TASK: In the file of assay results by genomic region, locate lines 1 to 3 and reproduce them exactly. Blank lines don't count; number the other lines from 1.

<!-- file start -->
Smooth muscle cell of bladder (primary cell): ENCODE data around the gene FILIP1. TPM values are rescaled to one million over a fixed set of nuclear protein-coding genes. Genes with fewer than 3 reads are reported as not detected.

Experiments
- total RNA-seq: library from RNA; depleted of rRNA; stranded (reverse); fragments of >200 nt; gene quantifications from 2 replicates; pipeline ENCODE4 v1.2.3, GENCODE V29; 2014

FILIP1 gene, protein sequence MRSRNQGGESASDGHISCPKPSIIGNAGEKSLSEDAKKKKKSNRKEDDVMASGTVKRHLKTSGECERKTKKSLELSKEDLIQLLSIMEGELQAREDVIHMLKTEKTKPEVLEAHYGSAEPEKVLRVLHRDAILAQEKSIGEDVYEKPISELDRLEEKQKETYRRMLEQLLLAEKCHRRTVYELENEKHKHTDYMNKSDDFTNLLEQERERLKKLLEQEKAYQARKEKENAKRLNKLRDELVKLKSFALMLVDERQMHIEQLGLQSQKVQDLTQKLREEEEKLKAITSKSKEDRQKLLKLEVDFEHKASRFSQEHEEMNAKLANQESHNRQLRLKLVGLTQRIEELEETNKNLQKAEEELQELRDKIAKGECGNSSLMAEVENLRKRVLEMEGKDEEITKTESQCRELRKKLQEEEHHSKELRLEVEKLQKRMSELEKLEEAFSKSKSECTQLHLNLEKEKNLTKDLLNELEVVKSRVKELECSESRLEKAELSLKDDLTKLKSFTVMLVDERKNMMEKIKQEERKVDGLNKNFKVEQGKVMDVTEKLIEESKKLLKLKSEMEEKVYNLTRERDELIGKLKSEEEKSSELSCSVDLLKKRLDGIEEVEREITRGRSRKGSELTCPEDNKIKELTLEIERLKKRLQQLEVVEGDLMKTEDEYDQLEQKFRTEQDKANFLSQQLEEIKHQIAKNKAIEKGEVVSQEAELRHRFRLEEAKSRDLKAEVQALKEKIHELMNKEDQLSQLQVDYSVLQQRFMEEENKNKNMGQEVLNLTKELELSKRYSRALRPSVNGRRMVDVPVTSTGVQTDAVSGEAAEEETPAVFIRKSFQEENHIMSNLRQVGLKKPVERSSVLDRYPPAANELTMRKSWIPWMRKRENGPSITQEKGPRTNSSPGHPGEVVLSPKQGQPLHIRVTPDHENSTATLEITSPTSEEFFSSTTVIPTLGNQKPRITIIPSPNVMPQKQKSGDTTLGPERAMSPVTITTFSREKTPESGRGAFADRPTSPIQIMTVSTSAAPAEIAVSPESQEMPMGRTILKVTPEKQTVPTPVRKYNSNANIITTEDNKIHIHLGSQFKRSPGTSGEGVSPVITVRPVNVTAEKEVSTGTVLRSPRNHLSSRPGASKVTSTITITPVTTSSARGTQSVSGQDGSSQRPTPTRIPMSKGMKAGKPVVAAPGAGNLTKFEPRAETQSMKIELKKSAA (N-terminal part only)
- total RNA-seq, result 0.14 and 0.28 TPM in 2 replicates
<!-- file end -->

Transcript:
Smooth muscle cell of bladder (primary cell): ENCODE data around the gene FILIP1. TPM values are rescaled to one million over a fixed set of nuclear protein-coding genes. Genes with fewer than 3 reads are reported as not detected.

Experiments
- total RNA-seq: library from RNA; depleted of rRNA; stranded (reverse); fragments of >200 nt; gene quantifications from 2 replicates; pipeline ENCODE4 v1.2.3, GENCODE V29; 2014